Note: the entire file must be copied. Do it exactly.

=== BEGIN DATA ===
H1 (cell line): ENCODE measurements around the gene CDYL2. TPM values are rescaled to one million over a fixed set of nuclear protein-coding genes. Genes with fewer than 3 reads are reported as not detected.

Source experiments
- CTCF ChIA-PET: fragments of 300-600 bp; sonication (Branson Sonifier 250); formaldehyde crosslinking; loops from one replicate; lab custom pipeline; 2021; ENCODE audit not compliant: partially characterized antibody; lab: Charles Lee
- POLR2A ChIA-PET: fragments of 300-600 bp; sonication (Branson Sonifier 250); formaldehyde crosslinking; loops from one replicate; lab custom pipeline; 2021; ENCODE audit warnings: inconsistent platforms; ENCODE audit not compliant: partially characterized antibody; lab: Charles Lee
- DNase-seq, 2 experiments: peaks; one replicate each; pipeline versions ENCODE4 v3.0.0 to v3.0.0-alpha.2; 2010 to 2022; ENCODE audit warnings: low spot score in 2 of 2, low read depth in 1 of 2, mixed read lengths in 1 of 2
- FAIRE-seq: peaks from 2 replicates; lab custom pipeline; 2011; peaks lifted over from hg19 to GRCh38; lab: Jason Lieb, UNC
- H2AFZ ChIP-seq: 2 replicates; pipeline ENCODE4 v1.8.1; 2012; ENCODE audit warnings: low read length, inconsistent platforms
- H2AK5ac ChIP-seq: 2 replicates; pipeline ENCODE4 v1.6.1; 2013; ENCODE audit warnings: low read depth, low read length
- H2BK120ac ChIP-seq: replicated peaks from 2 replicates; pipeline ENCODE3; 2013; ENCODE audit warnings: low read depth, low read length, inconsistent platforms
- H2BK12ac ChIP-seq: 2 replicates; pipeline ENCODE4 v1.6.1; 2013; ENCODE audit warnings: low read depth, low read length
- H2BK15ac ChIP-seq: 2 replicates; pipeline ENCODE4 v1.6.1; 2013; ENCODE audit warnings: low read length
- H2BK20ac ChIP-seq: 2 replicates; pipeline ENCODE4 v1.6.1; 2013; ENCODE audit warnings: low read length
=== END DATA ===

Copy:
H1 (cell line): ENCODE measurements around the gene CDYL2. TPM values are rescaled to one million over a fixed set of nuclear protein-coding genes. Genes with fewer than 3 reads are reported as not detected.

Source experiments
- CTCF ChIA-PET: fragments of 300-600 bp; sonication (Branson Sonifier 250); formaldehyde crosslinking; loops from one replicate; lab custom pipeline; 2021; ENCODE audit not compliant: partially characterized antibody; lab: Charles Lee
- POLR2A ChIA-PET: fragments of 300-600 bp; sonication (Branson Sonifier 250); formaldehyde crosslinking; loops from one replicate; lab custom pipeline; 2021; ENCODE audit warnings: inconsistent platforms; ENCODE audit not compliant: partially characterized antibody; lab: Charles Lee
- DNase-seq, 2 experiments: peaks; one replicate each; pipeline versions ENCODE4 v3.0.0 to v3.0.0-alpha.2; 2010 to 2022; ENCODE audit warnings: low spot score in 2 of 2, low read depth in 1 of 2, mixed read lengths in 1 of 2
- FAIRE-seq: peaks from 2 replicates; lab custom pipeline; 2011; peaks lifted over from hg19 to GRCh38; lab: Jason Lieb, UNC
- H2AFZ ChIP-seq: 2 replicates; pipeline ENCODE4 v1.8.1; 2012; ENCODE audit warnings: low read length, inconsistent platforms
- H2AK5ac ChIP-seq: 2 replicates; pipeline ENCODE4 v1.6.1; 2013; ENCODE audit warnings: low read depth, low read length
- H2BK120ac ChIP-seq: replicated peaks from 2 replicates; pipeline ENCODE3; 2013; ENCODE audit warnings: low read depth, low read length, inconsistent platforms
- H2BK12ac ChIP-seq: 2 replicates; pipeline ENCODE4 v1.6.1; 2013; ENCODE audit warnings: low read depth, low read length
- H2BK15ac ChIP-seq: 2 replicates; pipeline ENCODE4 v1.6.1; 2013; ENCODE audit warnings: low read length
- H2BK20ac ChIP-seq: 2 replicates; pipeline ENCODE4 v1.6.1; 2013; ENCODE audit warnings: low read length